Average rents in London, long higher than anywhere else in the country, have started to decline. The pandemic and repeated lockdowns have robbed the city of distractions, weakened ties to the office, and left people desperate for more spacious living. Already foreign workers, who staffed much of the city’s once thriving hospitality sector have left in droves. Joining them has been a stream of British workers drawn to the idea of country-living or, at the very least, a nice house with a garden instead of a cramped and crowded flat.As demand has dropped off so have rents. Rent prices in inner London were down by 8 per cent in 2020’s fourth quarter compared with the previous year, according to data gathered by the UK flatsharing and rental site SpareRoom. Only Birmingham and Edinburgh – where SpareRoom recorded drops in average rents of 6 per cent and 5 per cent respectively – have seen anywhere near a similar decline.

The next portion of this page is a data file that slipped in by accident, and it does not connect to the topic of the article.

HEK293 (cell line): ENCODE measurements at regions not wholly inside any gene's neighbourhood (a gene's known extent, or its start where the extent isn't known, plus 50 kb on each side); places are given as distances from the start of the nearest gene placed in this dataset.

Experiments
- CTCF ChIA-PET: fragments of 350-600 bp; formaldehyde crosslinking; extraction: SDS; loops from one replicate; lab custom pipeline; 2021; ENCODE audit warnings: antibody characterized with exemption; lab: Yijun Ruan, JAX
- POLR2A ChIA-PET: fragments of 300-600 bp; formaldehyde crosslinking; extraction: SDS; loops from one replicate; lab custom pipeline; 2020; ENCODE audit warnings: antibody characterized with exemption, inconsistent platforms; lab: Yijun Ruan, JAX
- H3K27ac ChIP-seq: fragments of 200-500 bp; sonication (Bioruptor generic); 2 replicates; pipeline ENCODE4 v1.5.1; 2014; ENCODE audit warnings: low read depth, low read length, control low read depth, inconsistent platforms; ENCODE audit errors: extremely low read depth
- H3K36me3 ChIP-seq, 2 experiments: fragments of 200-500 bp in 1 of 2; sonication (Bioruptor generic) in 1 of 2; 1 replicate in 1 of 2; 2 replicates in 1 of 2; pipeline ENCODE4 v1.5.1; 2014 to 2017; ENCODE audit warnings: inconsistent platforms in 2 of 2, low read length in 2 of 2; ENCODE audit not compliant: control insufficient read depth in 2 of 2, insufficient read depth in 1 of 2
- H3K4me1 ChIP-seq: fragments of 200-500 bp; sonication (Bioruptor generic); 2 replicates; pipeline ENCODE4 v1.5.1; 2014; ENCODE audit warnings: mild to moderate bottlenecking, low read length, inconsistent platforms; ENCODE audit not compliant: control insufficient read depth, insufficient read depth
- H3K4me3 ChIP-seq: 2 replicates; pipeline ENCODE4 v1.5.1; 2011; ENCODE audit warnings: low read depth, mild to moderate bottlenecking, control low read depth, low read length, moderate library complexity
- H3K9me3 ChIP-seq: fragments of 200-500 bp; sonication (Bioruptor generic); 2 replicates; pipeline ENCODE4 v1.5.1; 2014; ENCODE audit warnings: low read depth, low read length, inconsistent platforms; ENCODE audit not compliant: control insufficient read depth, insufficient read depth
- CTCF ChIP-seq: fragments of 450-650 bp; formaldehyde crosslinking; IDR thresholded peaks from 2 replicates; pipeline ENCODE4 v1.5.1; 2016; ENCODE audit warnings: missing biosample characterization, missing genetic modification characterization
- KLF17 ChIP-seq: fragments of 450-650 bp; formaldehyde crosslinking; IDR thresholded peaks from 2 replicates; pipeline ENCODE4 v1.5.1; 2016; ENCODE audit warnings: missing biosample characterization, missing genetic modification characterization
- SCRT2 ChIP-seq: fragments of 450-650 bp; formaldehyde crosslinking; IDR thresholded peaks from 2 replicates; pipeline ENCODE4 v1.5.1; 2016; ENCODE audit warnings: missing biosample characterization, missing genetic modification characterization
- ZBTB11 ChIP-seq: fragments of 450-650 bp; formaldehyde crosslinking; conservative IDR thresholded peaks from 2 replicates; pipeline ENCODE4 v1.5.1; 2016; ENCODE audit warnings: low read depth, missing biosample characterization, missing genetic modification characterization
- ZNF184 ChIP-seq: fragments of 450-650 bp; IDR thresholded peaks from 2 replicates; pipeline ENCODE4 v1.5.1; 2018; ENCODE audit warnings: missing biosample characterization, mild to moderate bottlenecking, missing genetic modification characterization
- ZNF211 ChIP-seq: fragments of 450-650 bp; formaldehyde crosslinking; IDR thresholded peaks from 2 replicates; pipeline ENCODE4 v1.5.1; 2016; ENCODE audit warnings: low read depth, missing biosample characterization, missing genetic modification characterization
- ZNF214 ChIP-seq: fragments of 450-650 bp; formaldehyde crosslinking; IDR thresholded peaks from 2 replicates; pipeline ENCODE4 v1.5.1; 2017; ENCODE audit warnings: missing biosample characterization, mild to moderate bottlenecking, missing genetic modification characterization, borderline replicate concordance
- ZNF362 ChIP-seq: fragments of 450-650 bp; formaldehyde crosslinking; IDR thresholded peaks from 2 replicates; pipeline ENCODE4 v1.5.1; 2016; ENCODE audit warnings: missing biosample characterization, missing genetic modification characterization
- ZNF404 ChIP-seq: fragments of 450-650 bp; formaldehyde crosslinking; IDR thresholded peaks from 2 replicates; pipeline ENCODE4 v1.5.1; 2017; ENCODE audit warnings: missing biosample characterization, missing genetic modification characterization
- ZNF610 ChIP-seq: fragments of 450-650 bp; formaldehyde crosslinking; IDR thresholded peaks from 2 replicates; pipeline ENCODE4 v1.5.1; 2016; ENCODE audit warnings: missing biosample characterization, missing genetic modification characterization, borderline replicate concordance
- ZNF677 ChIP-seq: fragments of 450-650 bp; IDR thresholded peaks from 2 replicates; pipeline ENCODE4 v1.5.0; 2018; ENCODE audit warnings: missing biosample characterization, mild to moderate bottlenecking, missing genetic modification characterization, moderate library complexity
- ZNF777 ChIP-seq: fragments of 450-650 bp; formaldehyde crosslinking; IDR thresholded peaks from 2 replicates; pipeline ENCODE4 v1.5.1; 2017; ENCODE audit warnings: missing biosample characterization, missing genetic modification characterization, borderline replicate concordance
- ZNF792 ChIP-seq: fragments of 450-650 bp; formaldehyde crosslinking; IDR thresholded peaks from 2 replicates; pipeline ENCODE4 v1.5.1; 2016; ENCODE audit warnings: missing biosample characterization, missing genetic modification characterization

The flow of money out of equities into the gilts market over the last few decades – and the fad for Liability Driven Investment instruments – was a huge regulatory failure that, in the wake of the mini-budget, triggered chaos.